Dorothy’s frugal nature often surfaced. One story told and re-told at BVM convent was that she inquired about saving three green beans left from the evening meal. “Oh, for heaven’s sake, Drobiskowski, throw them out!” was the exasperated reply from Sister Laura. With all this teasing, it seems incredible that Dorothy would often tell others that her years at BVM were some of the happiest of her religious life.
Dorothy was also known for “rituals.” In the classroom, it was the response to her signal that children put their books away, folded their hands on the desk and became very quiet. In the convent, it was her ritual of sitting in the same chair every day at breakfast. Sometimes, her housemates would tease her by deliberately sitting in “her” chair. She also seemed to have a “ritual” of asking questions. She would often ask questions of her principal, Sister Patty, about the day’s routine, time of meetings, other arrangements, etc. All of this questioning occurred while Patty wanted to begin her day in quiet. In later years, when sister drivers would take Dorothy to doctor’s appointments, questions would abound all the way there and back. Many of us know that Dorothy was a worrier, so perhaps answers to her many questions eased her mind and gave her assurance.
After retiring from teaching, Dorothy spent five more years in Chicago managing the Memorial program at Misericordia Home. In 2000, she returned to the Motherhouse where she was coordinator of transportation for health care for five years before engaging in a variety of ministries in residential services.
While at the Woods, Sister Dorothy companioned and mentored two women on their journey to become Providence Associates, Nancy McCaskey and Donna Gilmore. Nancy shared, “As a lifelong Episcopalian, I often peppered her with questions about Catholicism during our meetings. Her answers were ever ready; her faith was palpable.
“The more time we spent together, it became evident that she was much, much more than a companion or mentor. We are blessed to have been Sister Dorothy’s friends. She later accompanied me along my path of conversion to Catholicism.”
Providence Associate Donna Gilmore remembers Dorothy as “a quiet unassuming lady who was steadfast in her faith and had all the answers to my many questions. I also took delight in the fact that she liked Chinese food and chocolate ice cream! Everyone who knew Dorothy will deeply miss her.”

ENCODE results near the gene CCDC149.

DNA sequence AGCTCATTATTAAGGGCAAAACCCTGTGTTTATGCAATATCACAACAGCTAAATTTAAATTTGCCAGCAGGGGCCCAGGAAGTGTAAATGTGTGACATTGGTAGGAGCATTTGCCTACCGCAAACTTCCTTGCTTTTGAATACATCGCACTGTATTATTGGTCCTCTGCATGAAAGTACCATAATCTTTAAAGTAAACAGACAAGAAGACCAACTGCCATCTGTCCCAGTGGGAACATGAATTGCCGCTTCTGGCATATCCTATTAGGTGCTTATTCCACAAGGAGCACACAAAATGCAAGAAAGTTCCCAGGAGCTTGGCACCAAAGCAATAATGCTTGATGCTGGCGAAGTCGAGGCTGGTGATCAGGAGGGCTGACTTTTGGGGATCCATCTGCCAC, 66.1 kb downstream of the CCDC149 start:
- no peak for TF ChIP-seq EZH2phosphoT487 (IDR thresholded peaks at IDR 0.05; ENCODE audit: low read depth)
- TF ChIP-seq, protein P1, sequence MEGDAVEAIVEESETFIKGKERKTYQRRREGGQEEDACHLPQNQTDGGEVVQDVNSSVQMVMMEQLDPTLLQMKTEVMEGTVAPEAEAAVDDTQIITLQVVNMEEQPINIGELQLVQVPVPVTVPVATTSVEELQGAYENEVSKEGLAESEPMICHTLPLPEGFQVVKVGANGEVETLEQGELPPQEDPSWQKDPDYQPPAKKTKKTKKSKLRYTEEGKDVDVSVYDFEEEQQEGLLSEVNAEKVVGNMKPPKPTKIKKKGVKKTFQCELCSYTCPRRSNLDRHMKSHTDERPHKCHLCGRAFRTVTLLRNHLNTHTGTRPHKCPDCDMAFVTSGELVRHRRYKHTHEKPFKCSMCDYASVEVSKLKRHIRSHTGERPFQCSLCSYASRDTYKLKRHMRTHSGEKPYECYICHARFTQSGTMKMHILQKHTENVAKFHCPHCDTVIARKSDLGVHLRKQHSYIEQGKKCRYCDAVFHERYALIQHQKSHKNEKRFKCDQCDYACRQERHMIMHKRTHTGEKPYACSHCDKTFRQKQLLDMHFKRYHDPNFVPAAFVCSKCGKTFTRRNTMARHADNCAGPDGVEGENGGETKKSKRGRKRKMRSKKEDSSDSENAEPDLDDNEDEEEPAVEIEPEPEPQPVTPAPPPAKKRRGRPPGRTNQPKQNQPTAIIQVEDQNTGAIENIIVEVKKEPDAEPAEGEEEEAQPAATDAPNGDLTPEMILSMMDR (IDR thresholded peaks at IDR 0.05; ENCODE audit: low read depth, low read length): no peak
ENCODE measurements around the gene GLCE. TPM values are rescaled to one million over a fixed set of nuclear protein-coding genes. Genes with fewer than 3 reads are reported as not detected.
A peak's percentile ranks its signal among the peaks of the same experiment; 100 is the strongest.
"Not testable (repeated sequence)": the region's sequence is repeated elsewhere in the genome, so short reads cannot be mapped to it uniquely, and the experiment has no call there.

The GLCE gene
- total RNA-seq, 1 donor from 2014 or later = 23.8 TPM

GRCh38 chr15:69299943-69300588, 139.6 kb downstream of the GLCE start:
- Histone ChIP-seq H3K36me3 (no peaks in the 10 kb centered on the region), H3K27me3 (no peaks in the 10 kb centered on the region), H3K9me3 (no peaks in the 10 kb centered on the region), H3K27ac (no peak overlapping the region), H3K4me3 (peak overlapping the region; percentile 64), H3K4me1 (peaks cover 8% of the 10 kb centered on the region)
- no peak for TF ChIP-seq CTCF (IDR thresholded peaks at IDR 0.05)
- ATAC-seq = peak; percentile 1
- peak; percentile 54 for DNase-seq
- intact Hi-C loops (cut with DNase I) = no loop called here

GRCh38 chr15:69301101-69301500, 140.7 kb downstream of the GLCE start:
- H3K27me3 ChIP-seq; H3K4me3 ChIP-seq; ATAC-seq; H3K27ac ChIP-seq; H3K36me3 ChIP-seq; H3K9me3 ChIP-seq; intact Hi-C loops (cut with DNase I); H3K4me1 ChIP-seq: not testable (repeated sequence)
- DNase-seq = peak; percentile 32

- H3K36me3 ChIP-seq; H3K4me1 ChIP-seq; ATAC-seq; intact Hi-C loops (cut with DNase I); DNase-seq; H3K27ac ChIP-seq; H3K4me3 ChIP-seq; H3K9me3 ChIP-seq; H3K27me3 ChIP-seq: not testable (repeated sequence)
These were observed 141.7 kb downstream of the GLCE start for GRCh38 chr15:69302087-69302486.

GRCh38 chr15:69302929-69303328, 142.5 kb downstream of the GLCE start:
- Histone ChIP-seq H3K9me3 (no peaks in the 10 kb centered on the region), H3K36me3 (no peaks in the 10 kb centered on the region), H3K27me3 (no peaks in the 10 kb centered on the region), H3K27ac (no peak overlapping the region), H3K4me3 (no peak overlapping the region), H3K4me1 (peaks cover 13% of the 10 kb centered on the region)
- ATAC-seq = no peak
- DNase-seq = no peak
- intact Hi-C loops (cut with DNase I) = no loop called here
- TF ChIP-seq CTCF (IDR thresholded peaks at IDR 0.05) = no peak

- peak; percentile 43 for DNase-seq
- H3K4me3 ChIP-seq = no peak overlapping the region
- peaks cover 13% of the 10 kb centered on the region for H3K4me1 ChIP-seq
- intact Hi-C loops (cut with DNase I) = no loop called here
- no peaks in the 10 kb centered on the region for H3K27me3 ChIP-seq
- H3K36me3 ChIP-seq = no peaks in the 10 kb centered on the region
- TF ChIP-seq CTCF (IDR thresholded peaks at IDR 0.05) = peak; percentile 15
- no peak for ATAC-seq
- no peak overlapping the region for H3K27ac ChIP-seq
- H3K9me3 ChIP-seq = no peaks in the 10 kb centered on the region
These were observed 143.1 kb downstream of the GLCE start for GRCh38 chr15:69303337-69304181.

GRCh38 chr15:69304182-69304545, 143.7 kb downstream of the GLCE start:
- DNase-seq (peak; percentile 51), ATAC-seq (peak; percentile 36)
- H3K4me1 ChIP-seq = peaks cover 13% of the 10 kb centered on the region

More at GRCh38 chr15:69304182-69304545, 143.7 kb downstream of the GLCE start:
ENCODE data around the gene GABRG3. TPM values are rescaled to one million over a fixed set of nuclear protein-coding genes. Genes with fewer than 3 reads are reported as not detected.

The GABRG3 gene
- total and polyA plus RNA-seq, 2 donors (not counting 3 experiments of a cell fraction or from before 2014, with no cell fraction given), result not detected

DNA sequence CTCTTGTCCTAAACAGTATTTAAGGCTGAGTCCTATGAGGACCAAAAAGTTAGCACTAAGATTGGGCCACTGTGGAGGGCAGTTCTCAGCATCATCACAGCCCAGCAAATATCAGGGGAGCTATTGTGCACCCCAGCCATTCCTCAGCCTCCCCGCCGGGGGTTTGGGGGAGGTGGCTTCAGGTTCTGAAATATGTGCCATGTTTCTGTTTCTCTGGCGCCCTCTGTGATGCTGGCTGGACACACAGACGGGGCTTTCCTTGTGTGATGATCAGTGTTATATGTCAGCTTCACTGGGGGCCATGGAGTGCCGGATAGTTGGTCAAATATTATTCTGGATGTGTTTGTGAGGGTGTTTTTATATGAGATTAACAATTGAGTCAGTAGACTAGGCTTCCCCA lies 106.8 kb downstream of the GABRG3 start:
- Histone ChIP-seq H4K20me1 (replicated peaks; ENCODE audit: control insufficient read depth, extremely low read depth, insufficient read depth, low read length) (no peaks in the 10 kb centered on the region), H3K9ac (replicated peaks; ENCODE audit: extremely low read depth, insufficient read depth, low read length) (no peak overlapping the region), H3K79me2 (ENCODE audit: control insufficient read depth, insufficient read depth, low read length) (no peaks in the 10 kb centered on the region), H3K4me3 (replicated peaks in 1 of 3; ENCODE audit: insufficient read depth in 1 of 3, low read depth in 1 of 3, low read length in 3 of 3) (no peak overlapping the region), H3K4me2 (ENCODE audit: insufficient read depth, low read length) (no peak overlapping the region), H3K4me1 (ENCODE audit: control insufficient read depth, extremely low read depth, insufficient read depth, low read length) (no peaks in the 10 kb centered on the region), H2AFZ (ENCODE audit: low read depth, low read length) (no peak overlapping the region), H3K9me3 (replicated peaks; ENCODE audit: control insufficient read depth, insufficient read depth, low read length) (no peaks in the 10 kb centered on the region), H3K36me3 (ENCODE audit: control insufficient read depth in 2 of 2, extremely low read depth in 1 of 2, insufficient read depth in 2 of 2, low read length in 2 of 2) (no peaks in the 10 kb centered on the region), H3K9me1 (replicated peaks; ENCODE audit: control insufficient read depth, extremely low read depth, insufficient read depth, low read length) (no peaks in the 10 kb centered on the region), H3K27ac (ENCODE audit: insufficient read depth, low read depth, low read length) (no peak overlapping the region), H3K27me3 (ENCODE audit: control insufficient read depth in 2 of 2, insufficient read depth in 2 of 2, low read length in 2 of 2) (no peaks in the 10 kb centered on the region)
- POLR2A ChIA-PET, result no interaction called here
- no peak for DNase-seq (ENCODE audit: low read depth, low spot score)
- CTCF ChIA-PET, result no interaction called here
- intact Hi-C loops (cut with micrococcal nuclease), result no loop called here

Nancy also recalled that “Sister Dorothy loved to tell jokes and would often write them down, as a reminder to share them when next they met. She generously shared stories about her childhood, and her decision to become a nun. I was in awe of her strength and convictions.”
During Dorothy’s years as a resident in health care, her cousins continued to be very faithful to her, visiting her often, to Dorothy’s great pleasure and delight.
As we can see from this brief sketch of Dorothy’s life journey, God has been her Good Shepherd and she, in turn, has been a good shepherd to others – sharing God’s love and her teaching skills with children for 40 years, as well as being faithful and dedicated family member, sister in community, companion, mentor and servant to others. May she now enjoy those green and restful waters of abundant life in God’s presence for all eternity. Lay your worries aside now, Dorothy, and rest in peace.
Funeral services for Sister Dorothy took place on Wednesday, October 21, 2020, in the Church of the Immaculate Conception at Saint Mary-of-the-Woods.
A Virtual Wake took place at 10:30 a.m., followed by Funeral Outside Mass at 11 a.m.
We welcome you to share your memories of Sister Dorothy in the comment section below.
Memorial contributions may be made in Sister Dorothy’s honor to the Sisters of Providence of Saint Mary-of-the-Woods.
Sister Dorothy Drobis (formerly Sister Irene Therese)
In Indiana: Teacher, St. John the Baptist, Fort Wayne (1954-56); Teacher, St. Joan of Arc, Indianapolis (1956-58); Teacher, St. Anne Mars Hill (1958-59); Coordinator of Health Care Transportation for Providence Hall, Saint Mary-of-the-Woods (2000-06); Health Care/Residential Services, Saint Mary-of-the-Woods (2007-16); Prayer, Saint Mary-of-the-Woods (2016-2020)
In North Carolina: Teacher, St. Patrick, Fayetteville (1959-62)
In Oklahoma: Teacher, Corpus Christi, Oklahoma City (1962-65); Teacher, Immaculate Conception, Tulsa (1965-66); Teacher, Immaculate Conception, Tulsa (1969-70)
In Illinois: Teacher, St. Joseph, Downers Grove (1966-69); Teacher, St. Sylvester, Chicago (1970-73); Teacher, St. Andrew, Chicago (1973-76); Teacher, Maternity BVM, Chicago (1976-84); Teacher, St. Mark, Chicago (1984-94); Coordinator of Memorial Program, Misericordia Home-North, Chicago (1995-2000)